BA in Anthropology - Archaeology Program By Brandeis University | Top Universities

BA in Anthropology - Archaeology

BA in Anthropology - Archaeology

  • QS World University Rankings
    446
  • Degree BA
  • Study Level Bachelors
  • Scholarships No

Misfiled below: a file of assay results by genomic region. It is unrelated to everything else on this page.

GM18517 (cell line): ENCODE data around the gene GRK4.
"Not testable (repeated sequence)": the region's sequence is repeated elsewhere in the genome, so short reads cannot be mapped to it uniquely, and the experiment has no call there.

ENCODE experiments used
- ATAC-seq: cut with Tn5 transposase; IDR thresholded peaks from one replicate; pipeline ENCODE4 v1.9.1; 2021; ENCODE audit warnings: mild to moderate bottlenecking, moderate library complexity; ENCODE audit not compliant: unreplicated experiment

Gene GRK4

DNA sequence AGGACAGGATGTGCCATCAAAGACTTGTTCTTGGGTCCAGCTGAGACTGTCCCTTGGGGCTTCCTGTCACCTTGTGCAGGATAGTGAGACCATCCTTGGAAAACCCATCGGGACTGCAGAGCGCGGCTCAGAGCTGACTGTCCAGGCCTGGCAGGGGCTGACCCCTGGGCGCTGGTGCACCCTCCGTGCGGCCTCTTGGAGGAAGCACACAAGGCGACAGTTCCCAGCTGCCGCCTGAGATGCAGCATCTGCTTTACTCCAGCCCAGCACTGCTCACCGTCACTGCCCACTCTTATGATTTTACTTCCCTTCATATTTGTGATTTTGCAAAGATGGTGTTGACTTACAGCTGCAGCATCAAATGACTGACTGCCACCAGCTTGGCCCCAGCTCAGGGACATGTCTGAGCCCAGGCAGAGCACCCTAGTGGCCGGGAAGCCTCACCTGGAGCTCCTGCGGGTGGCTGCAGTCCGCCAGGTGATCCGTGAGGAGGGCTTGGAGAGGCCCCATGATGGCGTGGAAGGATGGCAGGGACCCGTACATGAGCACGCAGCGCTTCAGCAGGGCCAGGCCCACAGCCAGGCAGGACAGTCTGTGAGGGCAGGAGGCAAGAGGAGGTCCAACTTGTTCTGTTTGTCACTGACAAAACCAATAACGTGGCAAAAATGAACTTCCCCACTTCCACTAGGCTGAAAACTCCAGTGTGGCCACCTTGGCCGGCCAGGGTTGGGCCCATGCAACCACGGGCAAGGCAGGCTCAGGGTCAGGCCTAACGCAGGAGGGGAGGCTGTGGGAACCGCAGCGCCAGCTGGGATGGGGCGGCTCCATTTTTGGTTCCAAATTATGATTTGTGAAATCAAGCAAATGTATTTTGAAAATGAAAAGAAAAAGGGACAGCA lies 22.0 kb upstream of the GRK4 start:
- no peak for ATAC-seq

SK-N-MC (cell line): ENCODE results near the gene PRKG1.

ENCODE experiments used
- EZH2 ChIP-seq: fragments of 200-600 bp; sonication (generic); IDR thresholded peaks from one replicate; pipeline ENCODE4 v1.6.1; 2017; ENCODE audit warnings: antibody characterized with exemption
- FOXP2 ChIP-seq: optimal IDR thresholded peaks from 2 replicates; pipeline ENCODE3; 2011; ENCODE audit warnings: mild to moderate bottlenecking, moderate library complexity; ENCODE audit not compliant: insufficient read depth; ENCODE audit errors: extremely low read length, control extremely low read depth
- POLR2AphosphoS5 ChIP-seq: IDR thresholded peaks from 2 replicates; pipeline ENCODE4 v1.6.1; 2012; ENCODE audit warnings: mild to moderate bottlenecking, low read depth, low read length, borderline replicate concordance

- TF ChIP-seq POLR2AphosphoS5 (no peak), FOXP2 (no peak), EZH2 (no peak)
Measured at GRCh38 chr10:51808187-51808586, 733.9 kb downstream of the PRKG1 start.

Anthropology is a broadly based discipline concerned with the dynamics and diversity of humankind. Subjects of study include social relations, political organization, economics, religion, medicine and disease, human biology and evolution, languages, aesthetics, and ancient societies. This diversity of topics is linked by the common thread of "culture," a concept which is at the heart of anthropological studies. Anthropology considers why and how people from every part of the world and with diverse cultures are different and the same, how the human species has evolved over millions of years, and the ways people make sense of and order their lives. The Department of Anthropology offers courses covering the discipline's four major subfields: sociocultural anthropology, linguistic anthropology, biological anthropology, and archaeology. The major is structured to provide an introduction to the key concepts, methodologies, and theoretical issues of anthropology, while permitting each student sufficient latitude to pursue her or his own special interests. Anthropology explores the dynamics and diversity of humankind. It asks a most difficult and most important question: What does it mean to be human? The discipline ranges from the study of culture and social relations, to human biology and evolution, to economics and politics, to religion and world views, to languages and the connections between language and social dynamics, to visual cultures and architecture, to medicine and disease, and to what we can learn about past societies mostly through the study of material culture and organic remains. The Department of Anthropology offers courses in social-cultural, archaeological, biological and linguistic anthropology. The major is structured to provide an introduction to anthropology’s core concepts, methodologies, and theoretical issues, while permitting each student sufficient latitude to pursue his or her own special interests. Archaeology Focus: Digging into Material Culture The goal of archaeology is to provide an anthropological perspective on societies from the appearance of human beings through to the present mostly via the study of material culture and organic remains. Archaeologists recover, document, analyze and interpret materials including architecture, landscapes, pottery, stone tools, inscriptions, funerary goods, plant remains, and human and faunal skeletons. Patterns in and of material culture provide insight into the nature of political orders, social arrangements, belief systems, the shift from foraging to agricultural economies, the inception of urban life, environmental transformations, and the rise and collapse of ancient polities among many other subjects. Archaeologists often make use of materials science studies, remote imagery (as from satellites), and geographic information systems (GIS), among other tools to facilitate anthropological interpretation. The archaeology curriculum is particularly recommended to those students considering the study of archaeology at the graduate level, as well as careers in conservation, heritage and museum studies, and cultural resource management.

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